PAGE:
Contact: Liam Ó Donnchú, Ballymoreen, Littleton, Thurles. Tel: 0504-44106 Mobile: 086-6036547 or email firstname.lastname@example.org
Information, photographs etc. can also be left at Thurles Sarsfields Social Centre or at Lár na Páirce.
“We will be judged not by our plans and aspirations but by what we have performed and carried to fruition.”
An Anniversary Mass for the late Very Rev Canon John Hayes (1887–1957), founder of Muintir na Tíre, will be celebrated in Bansha Parish Church on Friday February 7th next at 7.30pm. Canon Hayes was Parish Priest of Bansha/Kilmoyler Co Tipperary from April 1946 until his death. This Mass will mark the 57th Anniversary of his death.
History of Rev Canon John Hayes
Muintir Na Tíre was founded by Canon Hayes in 1937.
From its conception the three main and ever abiding aims of this organisation were: (A) The spirit of self-help; (B) The cultivation of community spirit; (C) The basic ideal of a unit of thought and understanding for the life of each rural parish. Included in these basic principle or ideals for Muintir Na Tire was that it should be based on the acceptance that all sections of society were equal and display at all times a spirit of complete neighbourliness within each community.
Canon John Hayes was born in a land league hut at Murroe, Co Limerick on November 11th, 1887. Five of Canon Hayes’s brothers and sisters had died before he himself had reached the tender age of seven years, these deaths caused by squalid living conditions. Canon John, a practical joker with a great sense of humour, was initially educated at the Jesuit College in Limerick and at the age of seventeen he began his studies for the priesthood here in St. Patrick’s College, Cathedral Street, Thurles. In 1907 he attended the Irish College in Paris and was finally ordained in 1913. In 1915 he was sent to Liverpool,England to minister, later moving back to became Chaplain to the Mercy nuns in Templemore, Thurles, Co. Tipperary.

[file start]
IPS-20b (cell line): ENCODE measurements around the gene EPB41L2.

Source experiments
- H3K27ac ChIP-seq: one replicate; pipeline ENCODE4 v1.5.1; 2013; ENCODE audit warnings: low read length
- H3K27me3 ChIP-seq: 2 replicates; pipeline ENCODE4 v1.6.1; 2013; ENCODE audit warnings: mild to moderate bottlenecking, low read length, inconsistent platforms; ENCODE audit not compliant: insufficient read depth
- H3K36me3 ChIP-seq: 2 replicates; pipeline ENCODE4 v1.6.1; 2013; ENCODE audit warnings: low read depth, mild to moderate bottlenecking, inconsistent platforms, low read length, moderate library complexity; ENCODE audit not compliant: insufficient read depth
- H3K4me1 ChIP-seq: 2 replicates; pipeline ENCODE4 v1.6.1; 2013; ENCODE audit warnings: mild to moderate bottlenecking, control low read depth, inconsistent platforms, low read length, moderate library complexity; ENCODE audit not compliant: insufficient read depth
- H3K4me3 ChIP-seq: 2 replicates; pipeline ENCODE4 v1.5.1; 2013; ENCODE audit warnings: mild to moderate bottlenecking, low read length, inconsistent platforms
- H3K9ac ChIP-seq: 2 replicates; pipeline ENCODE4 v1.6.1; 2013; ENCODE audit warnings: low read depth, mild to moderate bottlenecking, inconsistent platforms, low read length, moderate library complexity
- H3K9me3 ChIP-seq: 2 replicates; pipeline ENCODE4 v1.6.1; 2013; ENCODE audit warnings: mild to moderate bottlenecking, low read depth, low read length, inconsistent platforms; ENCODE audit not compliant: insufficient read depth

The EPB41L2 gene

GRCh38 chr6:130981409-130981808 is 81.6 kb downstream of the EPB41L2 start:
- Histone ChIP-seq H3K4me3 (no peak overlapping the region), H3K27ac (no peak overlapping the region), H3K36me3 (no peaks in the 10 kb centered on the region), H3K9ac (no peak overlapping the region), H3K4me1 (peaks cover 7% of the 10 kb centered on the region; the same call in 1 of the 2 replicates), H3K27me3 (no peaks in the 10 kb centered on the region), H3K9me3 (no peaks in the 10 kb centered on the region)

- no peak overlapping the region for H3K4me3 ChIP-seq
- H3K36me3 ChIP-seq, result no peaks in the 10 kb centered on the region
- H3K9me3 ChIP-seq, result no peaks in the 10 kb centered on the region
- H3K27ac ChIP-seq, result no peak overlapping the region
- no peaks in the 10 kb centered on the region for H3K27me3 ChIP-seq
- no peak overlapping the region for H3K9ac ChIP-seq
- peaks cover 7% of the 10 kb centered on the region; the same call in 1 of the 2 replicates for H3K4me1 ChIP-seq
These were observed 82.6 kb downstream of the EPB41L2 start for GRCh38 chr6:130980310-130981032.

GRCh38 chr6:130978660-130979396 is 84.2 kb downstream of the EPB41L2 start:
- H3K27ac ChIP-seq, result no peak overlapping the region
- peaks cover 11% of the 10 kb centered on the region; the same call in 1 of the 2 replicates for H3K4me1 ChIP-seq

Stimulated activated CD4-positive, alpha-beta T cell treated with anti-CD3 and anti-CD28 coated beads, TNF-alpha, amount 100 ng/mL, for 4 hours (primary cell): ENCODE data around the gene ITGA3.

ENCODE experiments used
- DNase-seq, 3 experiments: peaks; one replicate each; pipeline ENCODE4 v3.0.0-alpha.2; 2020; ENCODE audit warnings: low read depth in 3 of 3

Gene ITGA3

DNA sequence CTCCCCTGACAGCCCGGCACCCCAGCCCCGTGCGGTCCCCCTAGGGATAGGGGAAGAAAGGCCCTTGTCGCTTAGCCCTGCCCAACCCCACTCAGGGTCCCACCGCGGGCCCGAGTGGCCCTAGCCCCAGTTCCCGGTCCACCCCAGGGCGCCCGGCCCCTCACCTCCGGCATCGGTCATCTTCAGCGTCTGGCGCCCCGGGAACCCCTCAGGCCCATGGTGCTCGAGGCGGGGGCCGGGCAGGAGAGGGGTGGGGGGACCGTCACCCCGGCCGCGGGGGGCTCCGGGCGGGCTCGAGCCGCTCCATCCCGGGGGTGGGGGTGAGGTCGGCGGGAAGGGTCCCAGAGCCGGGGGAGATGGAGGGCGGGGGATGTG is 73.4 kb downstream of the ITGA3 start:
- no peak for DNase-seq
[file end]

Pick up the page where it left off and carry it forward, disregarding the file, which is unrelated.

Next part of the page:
In 1925 he was moved to Ballybricken, a rather remote parish in east Limerick where he set up a branch of the Pioneers Total Abstinence Association (PTAA) in the adjoining parish. His own parish refused to support his PTAA efforts. In 1927 he was moved to Castleiney, Thurles, Co Tipperary and here his PTAA efforts were again accepted.
These early community experiences taught Canon Hayes that an organisation was very much needed to demonstrate strong leadership, which would support rural country folk. Then British Rule had down through the years, particularly following the Great Famine (1845-49), been systematic in the destruction of organised rural community life through past centralised systems of administration, (Minister Phil Hogan take note lest history repeat itself.).
Father Hayes, ignoring centralised Dublin administration, now sought to mould rural people together and so began his attempts to construct and identify possible rural industry and pressurise these same controlling centralised systems of administration.
These now attempts by him at identifying rural industry initially were aimed at the Angora Rabbit Scheme, in particular providing fur for the lining of jackets used by aeroplane crews. During WW2 thousands of jobs were created providing turf. Tobacco and Rhubarb growing became small but profitable industries. To these same ends educational lectures and ‘Rural Weeks’ were organised. There were many successes and as in so many such ventures some failure also, however rural communities began once more to have a faith and confidence in themselves and Muintir na Tire came to be allied quickly with this growing progressiveness.
Parish meetings were often held in freezing school classrooms using only the light of a ‘spitting’ candle. Representatives were chosen and sent to Dublin to obtain telephone kiosks for remote rural parishes and to demand better rural water schemes. New ‘Community Halls’ began to spring up and necessary repairs to almost derelict local schoolhouses began to be implemented in every small village and hamlet.
The biggest achievement for Muintir na Tíre however was possibly the implementation of Ireland’s rural electrification scheme, began in the early 1950′s. Latter was the process of bringing electrical power to the rural, impoverished and remote areas of Ireland.
Note: All Muintir na Tíre units and members, together with the public are welcome & invited to attend this special Mass in Bansha Parish Church on Friday February 7th next at 7.30pm.